Note: One day we were writing with Stewart and Jack came up with a structure for the Memoir Moment, developed for the memoir book that arose while we taught the Memoir course at UW-Extension. Jack knows music, theme and variation, we named it the Bee-Bop structure. It had six parts, it fit into the timed writing sequence at Louisa’s Café, a structure of minutes: 5-10-15-20-5-5. Here it is. Thank you, Jack.
Theme: I remember.
Variation one: It reminds me of.
Variation two: But nothing could be.
Variation three: Embedded memory.
Recap: I remember that first time.
Segue: But later, when I am older.
Theme: I remember Paris in April. Remember the Easter crowds. The lines at Notre Dame. A sign reads Beware of Pickpockets. Warnings at the Hotel Luxembourg. I remember tourists. American middle class riding high on the stock market. The French franc was down against the American dollar. No problem. Parisians jack up their prices. Ten bucks for an omelette. Ten bucks for a beer, une pression. Cops on the street. Cops in busses. Cops forming up like soldiers. Cops strapping on riot gear. Plastic protectors for knee and shin. A parade by socialists stops traffic at the Hotel Luxembourg. Cars line the one-way streets. Boul Mich closed. When the Paris Cops work, they control the space.
Var 1: It reminds me of Paris 20 years ago. Margot so young. Bob so young. No fatigue from PCa, the hovering near-death of surgery. We rode the bus across the river to the Right Bank. Lunch at Cafe Fricassee. Outdoors on the sidewalk with the poules passing. The waiter knew us. Flapped his arms. Said Fricassee with a grin. Pointed us to a table. We were regulars. When we left Paris that year we said goodbye to the waiter. He took us to the proprietor. They toasted our return with Calvados. Apple brandy that blew out your ears. Exploded behind your nose. Brightened your brain. After lunch at Cafe Fricassee we took the camera and shot some poles.
Var 2: But nothing could be like that time again. Paris had grown. Crowded buses. Packed metros. At Easter the Parisians exit the city, flee to the countryside. Our tour guide has a house in Normandy. Our friends here have a house in Provence. Parisians leave the city and here come the fucking foreigners. Catholics pop out of the woodwork in Europe. Catholics form snake-lines leading away from Notre Dame across the bridge on Boul Mich. Crowded cafes. Surly waiters. My 200 words of French make the lips curl. Tea for one at the Deux Magots on Sunday morning costs 66 francs. Eleven bucks.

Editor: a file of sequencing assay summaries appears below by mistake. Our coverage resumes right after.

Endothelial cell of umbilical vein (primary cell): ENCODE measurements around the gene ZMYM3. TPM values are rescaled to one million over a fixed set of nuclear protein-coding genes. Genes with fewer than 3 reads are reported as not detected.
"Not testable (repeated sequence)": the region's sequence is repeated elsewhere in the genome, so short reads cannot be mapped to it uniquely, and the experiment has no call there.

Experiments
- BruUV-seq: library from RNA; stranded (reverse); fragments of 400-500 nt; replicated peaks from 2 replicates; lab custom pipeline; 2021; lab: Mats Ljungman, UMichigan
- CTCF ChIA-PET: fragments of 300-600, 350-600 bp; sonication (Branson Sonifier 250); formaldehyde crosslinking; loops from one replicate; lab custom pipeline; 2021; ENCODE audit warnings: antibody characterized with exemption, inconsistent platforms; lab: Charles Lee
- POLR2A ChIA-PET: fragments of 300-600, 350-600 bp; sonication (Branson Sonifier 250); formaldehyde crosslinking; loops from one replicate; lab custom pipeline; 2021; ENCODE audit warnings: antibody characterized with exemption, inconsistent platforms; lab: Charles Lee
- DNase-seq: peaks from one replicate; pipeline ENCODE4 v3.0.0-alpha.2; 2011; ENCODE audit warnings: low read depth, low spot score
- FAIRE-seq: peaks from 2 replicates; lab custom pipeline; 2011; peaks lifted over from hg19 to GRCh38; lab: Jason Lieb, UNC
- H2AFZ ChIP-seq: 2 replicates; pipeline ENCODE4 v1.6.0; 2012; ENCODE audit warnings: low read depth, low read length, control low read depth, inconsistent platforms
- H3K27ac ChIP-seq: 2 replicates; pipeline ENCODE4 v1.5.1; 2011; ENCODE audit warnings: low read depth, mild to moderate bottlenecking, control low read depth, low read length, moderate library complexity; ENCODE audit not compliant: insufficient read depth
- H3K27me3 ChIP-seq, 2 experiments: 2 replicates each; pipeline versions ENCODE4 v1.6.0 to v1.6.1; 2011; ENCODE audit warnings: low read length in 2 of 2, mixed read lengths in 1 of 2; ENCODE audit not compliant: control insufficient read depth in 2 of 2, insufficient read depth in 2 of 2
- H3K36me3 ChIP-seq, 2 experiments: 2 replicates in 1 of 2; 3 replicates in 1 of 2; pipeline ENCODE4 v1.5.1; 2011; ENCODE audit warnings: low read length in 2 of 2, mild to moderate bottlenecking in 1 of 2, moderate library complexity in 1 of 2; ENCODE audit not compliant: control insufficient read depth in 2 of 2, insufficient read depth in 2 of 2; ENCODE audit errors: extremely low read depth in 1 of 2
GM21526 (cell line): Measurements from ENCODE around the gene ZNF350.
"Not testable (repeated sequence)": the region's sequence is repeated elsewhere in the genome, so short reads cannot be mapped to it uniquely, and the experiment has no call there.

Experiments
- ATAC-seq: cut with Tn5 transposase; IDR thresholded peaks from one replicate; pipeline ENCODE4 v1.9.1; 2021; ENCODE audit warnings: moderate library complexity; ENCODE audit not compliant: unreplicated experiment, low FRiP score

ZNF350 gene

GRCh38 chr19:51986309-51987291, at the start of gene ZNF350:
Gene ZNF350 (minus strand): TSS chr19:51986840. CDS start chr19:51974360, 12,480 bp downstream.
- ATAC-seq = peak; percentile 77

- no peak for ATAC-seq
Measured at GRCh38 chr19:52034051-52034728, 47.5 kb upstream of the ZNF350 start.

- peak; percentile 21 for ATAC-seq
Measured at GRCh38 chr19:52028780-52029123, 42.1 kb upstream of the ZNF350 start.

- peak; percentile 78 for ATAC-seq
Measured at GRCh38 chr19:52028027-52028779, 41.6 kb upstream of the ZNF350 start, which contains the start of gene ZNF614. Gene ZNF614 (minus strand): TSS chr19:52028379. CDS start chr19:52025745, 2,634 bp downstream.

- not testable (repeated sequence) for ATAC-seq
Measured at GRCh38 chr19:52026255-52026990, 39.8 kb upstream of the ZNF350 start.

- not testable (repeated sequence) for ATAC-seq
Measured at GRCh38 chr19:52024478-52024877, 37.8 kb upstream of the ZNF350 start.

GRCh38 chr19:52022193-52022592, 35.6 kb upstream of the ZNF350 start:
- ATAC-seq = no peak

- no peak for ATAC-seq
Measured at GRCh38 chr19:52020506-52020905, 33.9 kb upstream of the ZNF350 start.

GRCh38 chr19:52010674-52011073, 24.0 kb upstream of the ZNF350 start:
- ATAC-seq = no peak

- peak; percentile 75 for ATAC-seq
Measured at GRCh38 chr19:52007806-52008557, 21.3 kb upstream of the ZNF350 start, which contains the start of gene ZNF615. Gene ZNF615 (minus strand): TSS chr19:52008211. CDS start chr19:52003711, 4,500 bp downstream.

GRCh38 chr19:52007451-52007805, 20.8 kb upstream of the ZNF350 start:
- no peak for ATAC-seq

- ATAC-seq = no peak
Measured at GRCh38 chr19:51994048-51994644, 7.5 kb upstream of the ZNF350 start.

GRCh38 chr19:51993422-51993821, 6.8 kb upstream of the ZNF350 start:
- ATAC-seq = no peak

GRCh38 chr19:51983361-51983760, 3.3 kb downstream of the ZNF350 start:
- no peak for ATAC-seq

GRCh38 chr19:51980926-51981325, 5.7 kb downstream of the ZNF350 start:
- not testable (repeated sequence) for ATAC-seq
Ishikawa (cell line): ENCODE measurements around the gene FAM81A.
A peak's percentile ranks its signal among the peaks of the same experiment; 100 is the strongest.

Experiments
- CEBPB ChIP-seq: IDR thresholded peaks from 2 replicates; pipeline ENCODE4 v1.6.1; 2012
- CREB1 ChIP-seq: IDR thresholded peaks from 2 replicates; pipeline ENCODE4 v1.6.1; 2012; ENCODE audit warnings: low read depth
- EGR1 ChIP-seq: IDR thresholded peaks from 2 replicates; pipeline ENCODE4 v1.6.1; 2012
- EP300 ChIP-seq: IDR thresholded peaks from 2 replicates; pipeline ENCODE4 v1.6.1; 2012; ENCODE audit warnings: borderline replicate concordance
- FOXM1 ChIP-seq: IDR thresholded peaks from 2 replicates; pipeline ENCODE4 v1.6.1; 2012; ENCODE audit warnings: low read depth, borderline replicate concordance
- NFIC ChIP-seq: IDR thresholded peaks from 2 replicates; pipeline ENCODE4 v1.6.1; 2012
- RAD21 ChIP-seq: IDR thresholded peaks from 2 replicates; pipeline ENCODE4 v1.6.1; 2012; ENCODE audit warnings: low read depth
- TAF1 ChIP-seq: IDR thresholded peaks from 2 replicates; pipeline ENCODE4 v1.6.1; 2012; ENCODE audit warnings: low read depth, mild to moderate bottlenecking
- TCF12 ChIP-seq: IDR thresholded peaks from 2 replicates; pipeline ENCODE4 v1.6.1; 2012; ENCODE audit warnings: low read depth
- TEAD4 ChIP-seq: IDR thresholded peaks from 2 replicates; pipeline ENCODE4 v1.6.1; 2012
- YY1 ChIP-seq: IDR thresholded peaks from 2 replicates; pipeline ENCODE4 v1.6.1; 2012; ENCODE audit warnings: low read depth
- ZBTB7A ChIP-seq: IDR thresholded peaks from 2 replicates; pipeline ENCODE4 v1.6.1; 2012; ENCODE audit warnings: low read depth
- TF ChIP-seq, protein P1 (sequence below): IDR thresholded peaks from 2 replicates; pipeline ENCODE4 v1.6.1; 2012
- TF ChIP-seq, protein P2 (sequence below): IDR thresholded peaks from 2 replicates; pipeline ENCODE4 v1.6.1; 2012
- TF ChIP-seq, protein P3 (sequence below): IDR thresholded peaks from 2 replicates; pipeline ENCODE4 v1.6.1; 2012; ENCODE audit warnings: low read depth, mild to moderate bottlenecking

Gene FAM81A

Var 3: Embedded Memory.
And I remember that our friend, an artist in Paris, told us about her daughter’s purse getting stolen. The daughter is young, blonde, Paris pretty, a stylish dresser. Trendy baggy pants, trendy army jacket, chic little helmet hat, silk scarf like Isadora Duncan. A Retro Twenties jeune fille who left her purse under her chair at McDonalds, Paris of the Golden Arches. Reached down for money to pay the bill. No purse. On the street in Paris young people press cell phones to their ears. At the cafe on Boul Mich we order coffee. Deux express, please. Gone in three sips. The waiter eyes my empty cup. Wants us to go, head up the street, make way for a real customer. Twenty years ago we lingered in cafes. Like the guidebook says. You gotta rent the space.
Recap: I remember Paris that first time. My first French rabbit at Le Lapine Agile. The cafe, the rabbit stew, the fin de siècle poster on the wall. Rabbit washed down with vin ordinaire. In Paris that first time a table carafe of red wine made me happy. Lunch alone away from the tour bus, all those chirping children, made me happy. It rained. I didn’t care. I was high on red wine, twenty-three years old, soaking up the city of Hemingway and Fitzgerald. Now the small cafes are hidden away. Tucked out of sight. Cafe Fricassee is no more. I am three months out of cancer surgery. Fighting the Dragon of Fatigue. I get tired and I get pissy. Snappish. Turn back the clock. Crank back the hands of time. Give me the old Paris.
Segue: But later when I am older. Older means 65 instead of 64. I ache in the morning. My bones talking. A lecture from my alter-ego about yesterday’s exercise. Hey, Ray. It’s Mr. Bones here. Lay off the fucking weight machines. Mr. Bones is an inhabitant of my memoir. Good work on today’s writing. Jack’s bee-bop structure. Theme, variations 1-2-3, then Recap. Mr. Bones calls from my knee. How about some pain killer, bud? How about some Valium? Where’s the fucking ice pack? You want weight machines, try some red hot inflammation. Later, bud. Over and fucking out. How can it get later when it’s already too late?